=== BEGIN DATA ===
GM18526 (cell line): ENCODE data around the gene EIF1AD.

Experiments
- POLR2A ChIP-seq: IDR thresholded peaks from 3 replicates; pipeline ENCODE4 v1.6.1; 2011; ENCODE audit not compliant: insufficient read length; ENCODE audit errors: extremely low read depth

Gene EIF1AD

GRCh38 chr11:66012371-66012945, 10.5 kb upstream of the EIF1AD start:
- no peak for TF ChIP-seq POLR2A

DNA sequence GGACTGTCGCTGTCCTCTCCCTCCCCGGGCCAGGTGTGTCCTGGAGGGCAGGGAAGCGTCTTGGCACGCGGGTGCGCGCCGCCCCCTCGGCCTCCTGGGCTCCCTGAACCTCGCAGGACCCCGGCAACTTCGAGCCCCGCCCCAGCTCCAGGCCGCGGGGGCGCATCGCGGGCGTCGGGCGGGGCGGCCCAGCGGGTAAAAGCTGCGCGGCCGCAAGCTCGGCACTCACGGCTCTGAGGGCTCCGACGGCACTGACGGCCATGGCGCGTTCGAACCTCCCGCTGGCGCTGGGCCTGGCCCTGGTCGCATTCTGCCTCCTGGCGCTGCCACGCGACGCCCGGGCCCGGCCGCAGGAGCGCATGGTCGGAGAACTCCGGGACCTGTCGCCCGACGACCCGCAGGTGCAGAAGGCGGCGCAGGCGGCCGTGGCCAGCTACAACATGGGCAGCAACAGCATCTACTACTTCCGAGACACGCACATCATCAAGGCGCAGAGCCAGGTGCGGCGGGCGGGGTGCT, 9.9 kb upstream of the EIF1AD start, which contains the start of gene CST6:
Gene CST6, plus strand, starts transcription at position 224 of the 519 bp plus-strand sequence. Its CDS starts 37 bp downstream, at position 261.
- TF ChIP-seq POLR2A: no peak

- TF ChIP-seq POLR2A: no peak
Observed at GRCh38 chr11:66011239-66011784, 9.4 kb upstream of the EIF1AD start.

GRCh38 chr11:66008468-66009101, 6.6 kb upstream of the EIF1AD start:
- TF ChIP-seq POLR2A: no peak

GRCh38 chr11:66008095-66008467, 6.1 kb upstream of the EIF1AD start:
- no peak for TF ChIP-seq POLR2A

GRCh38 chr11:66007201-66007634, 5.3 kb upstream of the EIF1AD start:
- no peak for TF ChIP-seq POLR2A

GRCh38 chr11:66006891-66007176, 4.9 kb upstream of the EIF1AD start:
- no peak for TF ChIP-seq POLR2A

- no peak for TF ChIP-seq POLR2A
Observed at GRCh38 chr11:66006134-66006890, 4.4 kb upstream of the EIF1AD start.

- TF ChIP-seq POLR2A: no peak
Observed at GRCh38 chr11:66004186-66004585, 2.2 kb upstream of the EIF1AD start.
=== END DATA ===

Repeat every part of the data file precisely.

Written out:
GM18526 (cell line): ENCODE data around the gene EIF1AD.

Experiments
- POLR2A ChIP-seq: IDR thresholded peaks from 3 replicates; pipeline ENCODE4 v1.6.1; 2011; ENCODE audit not compliant: insufficient read length; ENCODE audit errors: extremely low read depth

Gene EIF1AD

GRCh38 chr11:66012371-66012945, 10.5 kb upstream of the EIF1AD start:
- no peak for TF ChIP-seq POLR2A

DNA sequence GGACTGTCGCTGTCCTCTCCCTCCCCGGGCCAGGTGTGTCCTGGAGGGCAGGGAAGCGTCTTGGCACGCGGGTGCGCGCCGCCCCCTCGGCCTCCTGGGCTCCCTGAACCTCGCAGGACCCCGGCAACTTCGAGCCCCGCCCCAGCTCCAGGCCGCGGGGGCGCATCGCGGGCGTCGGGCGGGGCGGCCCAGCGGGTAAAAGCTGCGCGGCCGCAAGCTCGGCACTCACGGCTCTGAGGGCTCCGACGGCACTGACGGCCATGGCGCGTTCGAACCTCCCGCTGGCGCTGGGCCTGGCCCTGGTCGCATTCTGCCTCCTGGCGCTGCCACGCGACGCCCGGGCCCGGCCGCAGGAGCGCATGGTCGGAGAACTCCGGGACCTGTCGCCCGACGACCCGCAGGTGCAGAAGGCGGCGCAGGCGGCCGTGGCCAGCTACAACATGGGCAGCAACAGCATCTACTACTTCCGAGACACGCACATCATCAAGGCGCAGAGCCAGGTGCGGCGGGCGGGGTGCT, 9.9 kb upstream of the EIF1AD start, which contains the start of gene CST6:
Gene CST6, plus strand, starts transcription at position 224 of the 519 bp plus-strand sequence. Its CDS starts 37 bp downstream, at position 261.
- TF ChIP-seq POLR2A: no peak

- TF ChIP-seq POLR2A: no peak
Observed at GRCh38 chr11:66011239-66011784, 9.4 kb upstream of the EIF1AD start.

GRCh38 chr11:66008468-66009101, 6.6 kb upstream of the EIF1AD start:
- TF ChIP-seq POLR2A: no peak

GRCh38 chr11:66008095-66008467, 6.1 kb upstream of the EIF1AD start:
- no peak for TF ChIP-seq POLR2A

GRCh38 chr11:66007201-66007634, 5.3 kb upstream of the EIF1AD start:
- no peak for TF ChIP-seq POLR2A

GRCh38 chr11:66006891-66007176, 4.9 kb upstream of the EIF1AD start:
- no peak for TF ChIP-seq POLR2A

- no peak for TF ChIP-seq POLR2A
Observed at GRCh38 chr11:66006134-66006890, 4.4 kb upstream of the EIF1AD start.

- TF ChIP-seq POLR2A: no peak
Observed at GRCh38 chr11:66004186-66004585, 2.2 kb upstream of the EIF1AD start.